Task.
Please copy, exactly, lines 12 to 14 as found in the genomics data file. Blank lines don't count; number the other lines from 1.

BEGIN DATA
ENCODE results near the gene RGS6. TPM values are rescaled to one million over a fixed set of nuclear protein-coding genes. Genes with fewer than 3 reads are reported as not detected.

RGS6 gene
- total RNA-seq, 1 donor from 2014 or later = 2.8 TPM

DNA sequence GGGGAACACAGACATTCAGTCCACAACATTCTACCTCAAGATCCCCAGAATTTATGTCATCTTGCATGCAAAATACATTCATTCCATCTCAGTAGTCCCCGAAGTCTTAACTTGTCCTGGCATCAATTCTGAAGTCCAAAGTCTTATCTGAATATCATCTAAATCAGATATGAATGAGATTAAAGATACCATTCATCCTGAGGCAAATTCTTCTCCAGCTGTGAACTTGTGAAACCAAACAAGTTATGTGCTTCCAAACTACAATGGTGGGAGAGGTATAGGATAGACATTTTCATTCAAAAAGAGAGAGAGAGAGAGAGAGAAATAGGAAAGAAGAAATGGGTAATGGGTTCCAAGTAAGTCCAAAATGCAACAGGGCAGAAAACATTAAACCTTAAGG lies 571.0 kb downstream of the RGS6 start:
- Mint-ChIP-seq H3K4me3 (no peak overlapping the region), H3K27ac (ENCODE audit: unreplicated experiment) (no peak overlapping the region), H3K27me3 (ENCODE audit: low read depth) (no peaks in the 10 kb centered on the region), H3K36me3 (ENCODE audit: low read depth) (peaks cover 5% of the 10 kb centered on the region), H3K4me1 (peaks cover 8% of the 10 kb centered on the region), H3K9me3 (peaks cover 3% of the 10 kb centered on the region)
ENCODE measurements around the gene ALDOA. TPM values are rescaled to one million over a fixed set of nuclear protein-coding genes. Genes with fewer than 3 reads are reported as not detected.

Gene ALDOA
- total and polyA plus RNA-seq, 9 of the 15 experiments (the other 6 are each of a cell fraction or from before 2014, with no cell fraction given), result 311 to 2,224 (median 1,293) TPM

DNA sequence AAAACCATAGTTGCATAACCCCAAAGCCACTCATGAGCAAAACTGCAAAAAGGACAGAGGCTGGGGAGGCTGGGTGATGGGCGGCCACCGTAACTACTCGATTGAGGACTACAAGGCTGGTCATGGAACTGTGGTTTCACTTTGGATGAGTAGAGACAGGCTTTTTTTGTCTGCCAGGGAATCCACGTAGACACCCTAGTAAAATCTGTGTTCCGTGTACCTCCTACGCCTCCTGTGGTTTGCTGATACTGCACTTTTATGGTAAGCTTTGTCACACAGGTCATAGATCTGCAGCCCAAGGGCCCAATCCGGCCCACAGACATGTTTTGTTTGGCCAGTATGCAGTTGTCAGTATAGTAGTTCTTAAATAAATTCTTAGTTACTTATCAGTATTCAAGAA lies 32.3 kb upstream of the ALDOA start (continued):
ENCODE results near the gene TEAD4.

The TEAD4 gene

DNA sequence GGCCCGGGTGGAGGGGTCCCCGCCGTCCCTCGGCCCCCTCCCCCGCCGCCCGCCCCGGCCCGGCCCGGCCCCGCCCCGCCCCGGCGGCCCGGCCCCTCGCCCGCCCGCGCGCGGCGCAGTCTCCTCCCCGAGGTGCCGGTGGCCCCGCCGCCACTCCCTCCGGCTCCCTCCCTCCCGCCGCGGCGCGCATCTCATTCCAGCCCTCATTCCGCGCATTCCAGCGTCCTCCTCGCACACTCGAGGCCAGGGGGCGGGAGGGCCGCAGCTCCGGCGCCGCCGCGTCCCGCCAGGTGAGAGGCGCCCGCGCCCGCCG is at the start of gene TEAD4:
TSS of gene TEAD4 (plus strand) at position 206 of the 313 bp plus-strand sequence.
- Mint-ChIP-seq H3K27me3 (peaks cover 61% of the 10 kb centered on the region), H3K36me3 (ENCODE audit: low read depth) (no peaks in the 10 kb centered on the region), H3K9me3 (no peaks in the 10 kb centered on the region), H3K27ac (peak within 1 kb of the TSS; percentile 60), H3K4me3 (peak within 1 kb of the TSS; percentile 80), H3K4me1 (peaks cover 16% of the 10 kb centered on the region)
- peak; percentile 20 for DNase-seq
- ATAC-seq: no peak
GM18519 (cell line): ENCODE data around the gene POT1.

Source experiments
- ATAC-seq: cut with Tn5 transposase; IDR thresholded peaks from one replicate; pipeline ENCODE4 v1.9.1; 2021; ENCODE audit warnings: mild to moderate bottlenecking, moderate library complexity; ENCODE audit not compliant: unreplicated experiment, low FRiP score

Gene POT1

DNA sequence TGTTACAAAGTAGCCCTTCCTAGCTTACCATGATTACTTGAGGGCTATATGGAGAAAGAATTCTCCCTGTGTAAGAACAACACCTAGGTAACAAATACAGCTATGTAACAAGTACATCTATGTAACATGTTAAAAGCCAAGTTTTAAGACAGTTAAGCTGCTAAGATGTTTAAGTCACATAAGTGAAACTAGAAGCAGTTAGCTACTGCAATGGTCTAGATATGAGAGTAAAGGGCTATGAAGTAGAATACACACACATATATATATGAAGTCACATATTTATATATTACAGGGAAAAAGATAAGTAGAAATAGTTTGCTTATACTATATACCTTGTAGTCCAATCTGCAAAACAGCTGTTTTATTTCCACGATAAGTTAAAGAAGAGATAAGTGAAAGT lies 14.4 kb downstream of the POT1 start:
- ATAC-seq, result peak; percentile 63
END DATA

DNA sequence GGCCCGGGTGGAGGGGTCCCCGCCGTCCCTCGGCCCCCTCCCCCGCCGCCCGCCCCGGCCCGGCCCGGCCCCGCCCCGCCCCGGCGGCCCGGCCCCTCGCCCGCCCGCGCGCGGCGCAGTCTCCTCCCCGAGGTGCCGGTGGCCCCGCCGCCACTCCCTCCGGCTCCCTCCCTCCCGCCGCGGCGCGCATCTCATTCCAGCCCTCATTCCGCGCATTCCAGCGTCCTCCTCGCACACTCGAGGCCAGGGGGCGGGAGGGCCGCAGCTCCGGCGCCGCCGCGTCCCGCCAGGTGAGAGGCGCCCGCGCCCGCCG is at the start of gene TEAD4:
TSS of gene TEAD4 (plus strand) at position 206 of the 313 bp plus-strand sequence.
- Mint-ChIP-seq H3K27me3 (peaks cover 61% of the 10 kb centered on the region), H3K36me3 (ENCODE audit: low read depth) (no peaks in the 10 kb centered on the region), H3K9me3 (no peaks in the 10 kb centered on the region), H3K27ac (peak within 1 kb of the TSS; percentile 60), H3K4me3 (peak within 1 kb of the TSS; percentile 80), H3K4me1 (peaks cover 16% of the 10 kb centered on the region)